Take a strong position against such talk. Hearing a comment from a conversation partner, at a party, should bring the same vehement reaction as an insult to spouse or parent.

Call the person out and say that kind of language—whether inciting to violence or maternal ursine nonsense—is unacceptable in your presence.

Ellinwood was at one end. At the other is Giffords referring in an earlier interview to campaign signs depicting her congressional district as a target in the crosshairs of a gun sight.

"When people do that, they have to realize that there are consequences to that action," Giffords said in an interview with MSNBC.

There is a connection. And, sadly, there are consequences.

(Kent, now retired, was editor of archdiocesan newspapers in Omaha and Seattle. He may be contacted at: considersk@gmail.com.)


More Catholic Community Speaks
blog comments powered by Disqus


Jeanne Jugan: 
		<p>Born in northern France during the French Revolution—a time when congregations of women and men religious were being suppressed by the national government, Jeanne would eventually be highly praised in the French academy for her community's compassionate care of elderly poor people.</p>
		<p>When Jeanne was three and a half years old, her father, a fisherman, was lost at sea. Her widowed mother was hard pressed to raise her eight children (four died young) alone. At the age of 15 or 16, Jeanne became a kitchen maid for a family that not only cared for its own members, but also served poor, elderly people nearby. Ten years later, Jeanne became a nurse at the hospital in Le Rosais. Soon thereafter she joined a third order group founded by St. John Eudes (August 19).</p>
		<p>After six years she became a servant and friend of a woman she met through the third order. They prayed, visited the poor and taught catechism to children. After her friend's death, Jeanne and two other women continued a similar life in the city of Saint-Sevran. In 1839, they brought in their first permanent guest. They began an association, received more members and more guests. Mother Marie of the Cross, as Jeanne was now known, founded six more houses for the elderly by the end of 1849, all staffed by members of her association—the Little Sisters of the Poor. By 1853 the association numbered 500 and had houses as far away as England.</p>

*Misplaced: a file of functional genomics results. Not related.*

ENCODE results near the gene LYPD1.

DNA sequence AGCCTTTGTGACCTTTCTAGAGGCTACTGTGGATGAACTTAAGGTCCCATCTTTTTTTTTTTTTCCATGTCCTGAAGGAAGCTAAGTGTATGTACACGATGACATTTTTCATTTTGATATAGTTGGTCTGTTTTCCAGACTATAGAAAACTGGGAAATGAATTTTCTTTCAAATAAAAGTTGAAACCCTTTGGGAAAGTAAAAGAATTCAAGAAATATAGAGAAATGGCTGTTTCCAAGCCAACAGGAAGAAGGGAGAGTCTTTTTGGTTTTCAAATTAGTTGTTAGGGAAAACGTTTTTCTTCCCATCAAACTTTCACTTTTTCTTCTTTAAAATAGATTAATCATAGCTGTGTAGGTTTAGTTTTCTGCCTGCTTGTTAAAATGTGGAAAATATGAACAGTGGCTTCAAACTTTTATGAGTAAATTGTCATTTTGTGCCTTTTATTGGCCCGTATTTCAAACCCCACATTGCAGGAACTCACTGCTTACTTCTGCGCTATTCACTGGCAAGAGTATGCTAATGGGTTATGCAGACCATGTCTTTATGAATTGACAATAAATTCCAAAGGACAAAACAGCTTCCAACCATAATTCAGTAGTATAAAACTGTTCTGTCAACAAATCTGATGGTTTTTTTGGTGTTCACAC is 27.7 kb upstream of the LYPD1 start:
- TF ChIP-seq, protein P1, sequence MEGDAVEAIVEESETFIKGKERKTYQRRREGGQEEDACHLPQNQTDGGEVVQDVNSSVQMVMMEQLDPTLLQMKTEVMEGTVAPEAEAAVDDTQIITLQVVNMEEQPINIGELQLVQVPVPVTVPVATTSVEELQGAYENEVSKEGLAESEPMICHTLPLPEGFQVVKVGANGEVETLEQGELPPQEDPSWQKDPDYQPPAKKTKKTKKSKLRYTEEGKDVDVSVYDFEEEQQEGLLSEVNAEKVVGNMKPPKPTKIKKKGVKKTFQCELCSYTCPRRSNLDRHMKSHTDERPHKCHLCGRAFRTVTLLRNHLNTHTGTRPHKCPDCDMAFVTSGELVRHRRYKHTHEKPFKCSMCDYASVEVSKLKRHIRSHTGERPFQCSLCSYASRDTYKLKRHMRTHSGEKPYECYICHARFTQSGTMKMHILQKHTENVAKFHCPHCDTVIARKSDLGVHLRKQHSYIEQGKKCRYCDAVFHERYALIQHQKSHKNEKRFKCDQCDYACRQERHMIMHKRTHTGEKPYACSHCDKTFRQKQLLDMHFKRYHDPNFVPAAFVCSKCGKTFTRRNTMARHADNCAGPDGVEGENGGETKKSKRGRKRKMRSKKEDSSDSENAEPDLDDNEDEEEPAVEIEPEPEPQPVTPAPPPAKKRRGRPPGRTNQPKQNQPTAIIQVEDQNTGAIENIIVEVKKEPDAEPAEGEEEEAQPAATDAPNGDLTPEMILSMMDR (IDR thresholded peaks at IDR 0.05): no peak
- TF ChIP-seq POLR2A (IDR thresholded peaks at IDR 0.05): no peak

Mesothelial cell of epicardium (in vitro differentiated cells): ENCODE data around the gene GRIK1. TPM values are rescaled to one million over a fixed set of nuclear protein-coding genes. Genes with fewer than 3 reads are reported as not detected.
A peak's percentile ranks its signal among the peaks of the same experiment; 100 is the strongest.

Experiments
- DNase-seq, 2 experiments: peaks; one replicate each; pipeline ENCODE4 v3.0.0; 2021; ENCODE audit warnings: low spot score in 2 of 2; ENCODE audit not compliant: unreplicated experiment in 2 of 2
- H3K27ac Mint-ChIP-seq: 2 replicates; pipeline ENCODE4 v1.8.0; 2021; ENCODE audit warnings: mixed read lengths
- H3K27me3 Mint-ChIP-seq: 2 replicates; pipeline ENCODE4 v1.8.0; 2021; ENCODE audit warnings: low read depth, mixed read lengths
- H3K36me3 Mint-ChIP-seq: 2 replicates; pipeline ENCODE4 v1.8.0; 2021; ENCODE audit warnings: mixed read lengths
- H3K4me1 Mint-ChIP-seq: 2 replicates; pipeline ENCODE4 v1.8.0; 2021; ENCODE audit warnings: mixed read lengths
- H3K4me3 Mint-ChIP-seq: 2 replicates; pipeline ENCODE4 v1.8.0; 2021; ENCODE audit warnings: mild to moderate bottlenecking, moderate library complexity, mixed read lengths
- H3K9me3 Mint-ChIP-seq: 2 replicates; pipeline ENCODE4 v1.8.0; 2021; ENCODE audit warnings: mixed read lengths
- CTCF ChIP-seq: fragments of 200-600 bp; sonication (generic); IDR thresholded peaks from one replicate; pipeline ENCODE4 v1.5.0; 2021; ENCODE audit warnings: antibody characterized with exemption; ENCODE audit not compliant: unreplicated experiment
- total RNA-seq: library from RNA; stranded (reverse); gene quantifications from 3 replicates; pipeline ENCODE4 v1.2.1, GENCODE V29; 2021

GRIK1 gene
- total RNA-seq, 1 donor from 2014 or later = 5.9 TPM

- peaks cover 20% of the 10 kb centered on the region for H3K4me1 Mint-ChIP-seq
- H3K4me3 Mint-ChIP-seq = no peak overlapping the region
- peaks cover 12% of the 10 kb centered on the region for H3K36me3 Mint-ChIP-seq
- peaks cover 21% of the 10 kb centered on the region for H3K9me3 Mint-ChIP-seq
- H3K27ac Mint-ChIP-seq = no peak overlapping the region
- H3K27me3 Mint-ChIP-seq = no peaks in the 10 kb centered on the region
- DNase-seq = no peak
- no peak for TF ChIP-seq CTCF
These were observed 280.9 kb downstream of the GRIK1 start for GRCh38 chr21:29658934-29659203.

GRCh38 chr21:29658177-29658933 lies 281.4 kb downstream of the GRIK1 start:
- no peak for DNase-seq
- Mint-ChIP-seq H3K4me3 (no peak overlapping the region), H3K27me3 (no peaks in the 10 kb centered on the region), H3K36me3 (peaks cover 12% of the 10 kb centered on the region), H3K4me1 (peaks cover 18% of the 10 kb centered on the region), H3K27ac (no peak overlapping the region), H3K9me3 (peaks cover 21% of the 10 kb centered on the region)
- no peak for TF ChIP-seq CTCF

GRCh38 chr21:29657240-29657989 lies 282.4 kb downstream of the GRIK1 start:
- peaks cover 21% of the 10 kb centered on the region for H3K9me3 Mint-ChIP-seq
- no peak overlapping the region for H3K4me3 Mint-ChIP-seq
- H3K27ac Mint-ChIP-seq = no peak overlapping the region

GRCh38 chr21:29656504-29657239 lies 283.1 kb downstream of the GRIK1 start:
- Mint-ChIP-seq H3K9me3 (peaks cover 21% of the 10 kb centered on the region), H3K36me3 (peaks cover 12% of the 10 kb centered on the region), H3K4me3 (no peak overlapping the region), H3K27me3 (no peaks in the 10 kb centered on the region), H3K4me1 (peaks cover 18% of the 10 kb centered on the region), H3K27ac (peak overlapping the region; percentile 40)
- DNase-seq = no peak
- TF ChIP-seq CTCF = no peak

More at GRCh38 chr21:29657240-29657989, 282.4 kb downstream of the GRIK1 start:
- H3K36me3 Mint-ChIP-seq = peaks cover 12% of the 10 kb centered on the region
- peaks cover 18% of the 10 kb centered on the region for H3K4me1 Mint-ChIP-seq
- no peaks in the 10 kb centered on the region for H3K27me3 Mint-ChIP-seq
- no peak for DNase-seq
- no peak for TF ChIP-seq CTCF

<p>Abbé Le Pailleur, a chaplain, had prevented Jeanne's reelection as superior in 1843; nine year later, he had her assigned to duties within the congregation, but would not allow her to be recognized as its founder. He was removed from office by the Holy See in 1890. </p>
		<p>By the time Pope Leo XIII gave her final approval to the community's constitutions in 1879, there were 2,400 Little Sisters of the Poor. Jeanne died later that same year, on August 30. Her cause was introduced in Rome in 1970, and she was beatified in 1982 and canonized in 2009. </p>
		<p> </p>
American Catholic Blog A mother journeys with her children all the way through their lives. She does not abandon her maternal mission when they are grown, though that mission certainly takes on different characteristics. The Church, too, accompanies us every step of the way. While baptism gives us birth into the Church, the other sacraments in their own way also nurture our souls as needed.

New Call-to-action

 
CATHOLIC GREETINGS
Love
Send someone an e-card today just because you love them.

Birthday
Every day is somebody’s birthday and a good reason to celebrate!

Ordination
Pray for the Church, especially for those who have been ordained to the priesthood.

St. Monica
The tears of this fourth-century mother contributed to her son's conversion to Christ.

Religious Profession
Lord of the harvest, thank you for all those Men and Women Religious who have answered your call to service.




Come find us at: Facebook | St. Anthony Messenger magazine Twitter | American Catholic YouTube | American Catholic


An AmericanCatholic.org Site from the Franciscans and Franciscan Media Copyright © 1996 - 2016